Bond Trustee

What is a 'Bond Trustee'

A bond trustee is a financial institution with trust powers, such as a commercial bank or trust company, that is given fiduciary powers by a bond issuer to enforce the terms of a bond indenture. An indenture is a contract between a bond issuer and a bond holder. A trustee sees that bond interest payments are made as scheduled, and protects the interests of the bondholders if the issuer defaults.



BREAKING DOWN 'Bond Trustee'

The bond trustee is responsible for the registration, transfer and payment of bonds. The bond trustee is required to maintain separate accounts, monitor bond document requirements and provide monthly statements. The bond trustee approves amendments to some documents and acts on behalf of the bondholders if the borrower or issuer violates certain bond documents. A bond trustee must have adequate staff and systems to efficiently perform its duties and comply with the various federal, state and bond issue requirements.

RELATED TERMS
  1. Trust Indenture

    An agreement in the bond contract made between a bond issuer ...
  2. Trust Indenture Act of 1939

    A law passed in 1939 that prohibits bond issues valued at over ...
  3. Bond Resolution

    1. A document used with government bonds, especially general ...
  4. Bond

    A debt investment in which an investor loans money to an entity ...
  5. Collateral Trust Bond

    A bond that is secured by a financial asset - such as stock or ...
  6. Indenture

    A legal and binding contract between a bond issuer and the bondholders. ...
Related Articles
  1. Bonds & Fixed Income

    What is an Indenture?

    An indenture is a legal and binding contract between a bond issuer and the bondholders.
  2. Home & Auto

    How To Choose The Right Bond For You

    Bond investing is a stable and low-risk way to diversify a portfolio. However, knowing which types of bonds are right for you is not always easy.
  3. Retirement

    Bond Basics: Conclusion

    Now you know the basics of bonds. Not too complicated, is it? Here is a recap of what we discussed: Bonds are just like IOUs. Buying a bond means you are lending out your money. Bonds are ...
  4. Bonds & Fixed Income

    A Guide to High Yield Corporate Bonds

    The universe of corporate high yield bonds encompasses multiple different types and structures.
  5. Bonds

    What bonds are: Debt securities where you lend money to an issuer (e.g., a corporation or government) in exchange for interest payments and the future repayment of the bond’s face value. ...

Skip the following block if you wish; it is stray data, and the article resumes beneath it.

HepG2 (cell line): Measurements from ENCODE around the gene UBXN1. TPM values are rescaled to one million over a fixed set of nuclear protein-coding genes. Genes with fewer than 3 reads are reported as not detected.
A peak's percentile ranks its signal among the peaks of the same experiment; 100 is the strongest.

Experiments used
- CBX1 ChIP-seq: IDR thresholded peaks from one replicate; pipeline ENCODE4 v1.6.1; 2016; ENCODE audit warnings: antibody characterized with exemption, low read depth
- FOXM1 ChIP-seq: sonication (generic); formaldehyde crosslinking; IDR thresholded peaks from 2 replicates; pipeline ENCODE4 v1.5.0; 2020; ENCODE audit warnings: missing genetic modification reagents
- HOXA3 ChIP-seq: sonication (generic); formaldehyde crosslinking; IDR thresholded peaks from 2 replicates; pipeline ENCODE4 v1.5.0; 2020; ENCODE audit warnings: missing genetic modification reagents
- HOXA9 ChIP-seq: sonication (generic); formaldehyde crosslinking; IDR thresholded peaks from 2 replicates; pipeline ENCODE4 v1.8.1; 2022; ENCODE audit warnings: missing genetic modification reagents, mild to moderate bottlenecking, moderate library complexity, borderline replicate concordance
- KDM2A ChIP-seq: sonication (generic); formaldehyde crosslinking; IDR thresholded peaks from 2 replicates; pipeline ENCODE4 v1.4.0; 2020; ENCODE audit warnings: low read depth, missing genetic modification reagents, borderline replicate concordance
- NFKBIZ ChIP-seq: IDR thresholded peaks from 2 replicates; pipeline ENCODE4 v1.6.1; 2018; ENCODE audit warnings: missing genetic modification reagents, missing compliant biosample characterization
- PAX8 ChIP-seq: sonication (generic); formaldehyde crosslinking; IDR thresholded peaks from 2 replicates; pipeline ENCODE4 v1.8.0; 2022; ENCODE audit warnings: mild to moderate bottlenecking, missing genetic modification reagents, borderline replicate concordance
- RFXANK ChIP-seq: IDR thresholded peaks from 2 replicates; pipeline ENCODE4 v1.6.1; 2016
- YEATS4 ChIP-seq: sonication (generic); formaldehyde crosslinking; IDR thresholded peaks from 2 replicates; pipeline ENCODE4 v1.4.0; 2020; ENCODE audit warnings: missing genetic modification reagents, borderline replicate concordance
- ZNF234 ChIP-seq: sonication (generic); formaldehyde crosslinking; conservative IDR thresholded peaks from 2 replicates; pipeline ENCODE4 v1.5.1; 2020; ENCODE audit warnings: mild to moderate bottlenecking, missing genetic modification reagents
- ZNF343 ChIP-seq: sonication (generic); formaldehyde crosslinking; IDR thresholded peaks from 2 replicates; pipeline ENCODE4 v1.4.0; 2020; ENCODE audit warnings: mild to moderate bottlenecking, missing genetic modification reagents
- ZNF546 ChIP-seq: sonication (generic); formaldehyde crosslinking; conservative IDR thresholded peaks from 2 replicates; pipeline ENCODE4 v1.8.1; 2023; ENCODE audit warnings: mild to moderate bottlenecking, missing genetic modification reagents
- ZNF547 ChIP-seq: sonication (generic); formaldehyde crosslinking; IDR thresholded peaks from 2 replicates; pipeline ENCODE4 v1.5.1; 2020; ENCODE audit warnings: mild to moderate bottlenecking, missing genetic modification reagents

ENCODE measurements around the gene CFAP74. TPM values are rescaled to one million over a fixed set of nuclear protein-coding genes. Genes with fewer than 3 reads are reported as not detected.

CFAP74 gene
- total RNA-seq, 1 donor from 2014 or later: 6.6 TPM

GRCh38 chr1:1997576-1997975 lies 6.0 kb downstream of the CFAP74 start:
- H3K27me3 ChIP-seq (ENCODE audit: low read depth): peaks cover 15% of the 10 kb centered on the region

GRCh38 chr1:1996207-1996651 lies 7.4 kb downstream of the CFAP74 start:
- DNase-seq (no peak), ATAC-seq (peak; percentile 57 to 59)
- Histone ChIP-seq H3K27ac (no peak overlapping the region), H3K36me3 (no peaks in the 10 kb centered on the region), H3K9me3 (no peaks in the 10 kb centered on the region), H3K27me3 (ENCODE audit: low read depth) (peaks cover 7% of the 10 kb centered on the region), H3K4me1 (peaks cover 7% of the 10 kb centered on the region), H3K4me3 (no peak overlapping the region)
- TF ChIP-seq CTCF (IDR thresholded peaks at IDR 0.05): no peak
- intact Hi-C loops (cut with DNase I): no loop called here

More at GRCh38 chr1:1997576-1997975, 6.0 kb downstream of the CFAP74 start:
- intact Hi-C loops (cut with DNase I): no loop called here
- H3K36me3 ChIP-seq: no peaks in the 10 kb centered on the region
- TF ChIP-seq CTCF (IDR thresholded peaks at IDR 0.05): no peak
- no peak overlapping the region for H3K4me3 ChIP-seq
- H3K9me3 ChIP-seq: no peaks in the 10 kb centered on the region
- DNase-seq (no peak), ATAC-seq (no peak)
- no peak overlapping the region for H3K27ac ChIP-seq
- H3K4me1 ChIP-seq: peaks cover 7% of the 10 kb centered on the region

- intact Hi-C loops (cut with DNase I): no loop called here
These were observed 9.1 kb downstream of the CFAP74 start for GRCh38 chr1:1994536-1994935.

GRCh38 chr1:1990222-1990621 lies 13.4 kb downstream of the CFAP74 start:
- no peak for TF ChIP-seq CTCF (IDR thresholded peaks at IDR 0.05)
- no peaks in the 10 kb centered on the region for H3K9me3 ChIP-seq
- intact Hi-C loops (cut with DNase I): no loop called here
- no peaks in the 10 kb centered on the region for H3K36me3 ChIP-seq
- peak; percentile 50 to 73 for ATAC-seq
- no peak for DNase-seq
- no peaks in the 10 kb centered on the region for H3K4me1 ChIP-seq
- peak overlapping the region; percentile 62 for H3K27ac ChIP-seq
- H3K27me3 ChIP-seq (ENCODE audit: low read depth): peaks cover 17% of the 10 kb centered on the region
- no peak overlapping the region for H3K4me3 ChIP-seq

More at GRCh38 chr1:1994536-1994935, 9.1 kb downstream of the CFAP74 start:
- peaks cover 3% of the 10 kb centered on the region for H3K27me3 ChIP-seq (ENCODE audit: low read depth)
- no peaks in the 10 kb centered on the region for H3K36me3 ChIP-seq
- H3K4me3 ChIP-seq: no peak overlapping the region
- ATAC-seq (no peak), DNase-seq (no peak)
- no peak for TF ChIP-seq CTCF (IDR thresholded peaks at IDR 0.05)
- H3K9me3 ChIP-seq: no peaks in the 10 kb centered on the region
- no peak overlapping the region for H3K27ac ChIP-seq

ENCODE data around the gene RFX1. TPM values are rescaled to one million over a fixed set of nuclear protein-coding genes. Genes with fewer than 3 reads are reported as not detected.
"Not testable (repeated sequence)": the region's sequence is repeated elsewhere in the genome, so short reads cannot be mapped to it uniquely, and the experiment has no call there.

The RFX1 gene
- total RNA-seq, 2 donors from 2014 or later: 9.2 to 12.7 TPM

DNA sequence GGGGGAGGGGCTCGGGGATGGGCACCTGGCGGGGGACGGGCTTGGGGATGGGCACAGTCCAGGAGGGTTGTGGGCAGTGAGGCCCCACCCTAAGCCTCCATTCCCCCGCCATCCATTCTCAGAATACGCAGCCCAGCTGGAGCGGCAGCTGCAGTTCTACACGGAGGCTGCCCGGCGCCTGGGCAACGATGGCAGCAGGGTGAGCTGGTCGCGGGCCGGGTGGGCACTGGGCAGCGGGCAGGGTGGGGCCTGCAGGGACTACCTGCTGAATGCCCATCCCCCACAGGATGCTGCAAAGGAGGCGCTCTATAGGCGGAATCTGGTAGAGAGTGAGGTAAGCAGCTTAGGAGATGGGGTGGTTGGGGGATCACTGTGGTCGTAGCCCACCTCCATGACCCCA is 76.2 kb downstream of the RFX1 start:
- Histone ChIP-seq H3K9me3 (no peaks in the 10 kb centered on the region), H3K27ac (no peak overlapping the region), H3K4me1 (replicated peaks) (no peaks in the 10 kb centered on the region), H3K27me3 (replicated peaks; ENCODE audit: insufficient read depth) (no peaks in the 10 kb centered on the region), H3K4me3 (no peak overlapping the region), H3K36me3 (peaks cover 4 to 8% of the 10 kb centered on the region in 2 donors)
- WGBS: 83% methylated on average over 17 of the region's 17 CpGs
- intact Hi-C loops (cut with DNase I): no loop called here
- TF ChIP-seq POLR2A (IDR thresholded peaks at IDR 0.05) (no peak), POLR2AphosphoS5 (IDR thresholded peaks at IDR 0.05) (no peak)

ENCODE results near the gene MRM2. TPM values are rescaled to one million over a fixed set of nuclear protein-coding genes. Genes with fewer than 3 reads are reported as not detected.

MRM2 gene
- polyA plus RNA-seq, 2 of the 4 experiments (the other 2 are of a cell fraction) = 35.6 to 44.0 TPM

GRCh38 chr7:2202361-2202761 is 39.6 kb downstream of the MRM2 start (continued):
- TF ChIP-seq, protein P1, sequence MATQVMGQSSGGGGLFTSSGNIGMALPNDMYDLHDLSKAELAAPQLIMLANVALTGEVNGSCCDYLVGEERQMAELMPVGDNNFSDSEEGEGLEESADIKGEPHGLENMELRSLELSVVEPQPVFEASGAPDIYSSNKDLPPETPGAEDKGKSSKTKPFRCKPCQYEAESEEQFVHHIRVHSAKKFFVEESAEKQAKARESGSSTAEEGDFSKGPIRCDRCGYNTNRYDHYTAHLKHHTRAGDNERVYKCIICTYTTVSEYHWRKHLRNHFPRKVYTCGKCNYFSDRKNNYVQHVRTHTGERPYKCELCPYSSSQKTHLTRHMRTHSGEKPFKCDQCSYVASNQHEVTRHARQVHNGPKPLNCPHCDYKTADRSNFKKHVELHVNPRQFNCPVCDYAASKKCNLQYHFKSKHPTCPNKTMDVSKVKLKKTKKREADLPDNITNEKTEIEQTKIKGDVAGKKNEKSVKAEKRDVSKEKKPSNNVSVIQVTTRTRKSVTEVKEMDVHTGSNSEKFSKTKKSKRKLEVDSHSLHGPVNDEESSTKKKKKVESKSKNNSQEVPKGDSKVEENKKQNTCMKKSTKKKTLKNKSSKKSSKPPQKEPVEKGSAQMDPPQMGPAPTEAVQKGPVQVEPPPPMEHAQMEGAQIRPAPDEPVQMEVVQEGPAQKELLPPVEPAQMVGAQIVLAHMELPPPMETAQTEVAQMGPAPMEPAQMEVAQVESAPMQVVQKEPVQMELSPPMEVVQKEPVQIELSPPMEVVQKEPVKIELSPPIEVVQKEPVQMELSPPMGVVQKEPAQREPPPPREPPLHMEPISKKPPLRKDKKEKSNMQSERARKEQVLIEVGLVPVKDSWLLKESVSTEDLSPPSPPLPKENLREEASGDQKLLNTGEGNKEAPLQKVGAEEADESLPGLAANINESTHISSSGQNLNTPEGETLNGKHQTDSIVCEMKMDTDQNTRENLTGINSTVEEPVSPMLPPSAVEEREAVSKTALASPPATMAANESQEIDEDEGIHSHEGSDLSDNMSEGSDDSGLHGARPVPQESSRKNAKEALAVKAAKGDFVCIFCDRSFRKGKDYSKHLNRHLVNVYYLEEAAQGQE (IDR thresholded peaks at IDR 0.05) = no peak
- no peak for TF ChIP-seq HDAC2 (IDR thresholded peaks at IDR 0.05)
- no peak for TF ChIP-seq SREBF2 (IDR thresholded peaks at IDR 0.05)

6. Investing

    Advising FAs: Explaining Bonds to a Client

    Most of us have borrowed money at some point in our lives, and just as people need money, so do companies and governments. Companies need funds to expand into new markets, while governments need ...
  7. Insurance

    Municipal Bond Tips For The Series 7 Exam

    Learn to distinguish between general obligation and revenue bonds to ace this test.
  8. Bonds & Fixed Income

    Six Biggest Bond Risks

    Don't assume that you can't lose money in this market - you can. Find out how.
  9. Bonds & Fixed Income

    5 Fixed Income Plays After the Fed Rate Increase

    Learn about various ways that you can adjust a fixed income investment portfolio to mitigate the potential negative effect of rising interest rates.
  10. Bonds & Fixed Income

    How To Evaluate Bond Performance

    Learn about how investors should evaluate bond performance. See how the maturity of a bond can impact its exposure to interest rate risk.
RELATED FAQS
  1. What are the risks of investing in a bond?

    The most well-known risk in the bond market is interest rate risk - the risk that bond prices will fall as interest rates ... Read Answer >>
  2. What determines the price of a bond in the open market?

    Learn more about some of the factors that influence the valuation of bonds on the open market, and why bond prices and yields ... Read Answer >>
  3. Which factors most influence fixed income securities?

    Learn about the main factors that impact the price of fixed income securities, and understand the various types of risk associated ... Read Answer >>
  4. In the context of a bond, what does the principal refer to?

    Get introduced to the world of bond investing and learn what the term "principal" means in reference to a corporate or government ... Read Answer >>
  5. A corporate bond I own has just been called by the issuer. How can a company legally ...

    Bond issues can contain what is referred to as a call provision, which is a right afforded to the issuing company enabling ... Read Answer >>
  6. Why is my bond worth less than face value?

    Find out how bonds can be issued or traded for less than their listed face values, and learn what causes bond prices to fluctuate ... Read Answer >>
Hot Definitions
  1. Labor Market

    The labor market refers to the supply and demand for labor, in which employees provide the supply and employers the demand. ...
  2. Demand Curve

    The demand curve is a graphical representation of the relationship between the price of a good or service and the quantity ...
  3. Goldilocks Economy

    An economy that is not so hot that it causes inflation, and not so cold that it causes a recession. This term is used to ...
  4. White Squire

    Very similar to a "white knight", but instead of purchasing a majority interest, the squire purchases a lesser interest in ...
  5. MACD Technical Indicator

    Moving Average Convergence Divergence (or MACD) is a trend-following momentum indicator that shows the relationship between ...
  6. Over-The-Counter - OTC

    Over-The-Counter (or OTC) is a security traded in some context other than on a formal exchange such as the NYSE, TSX, AMEX, ...
Trading Center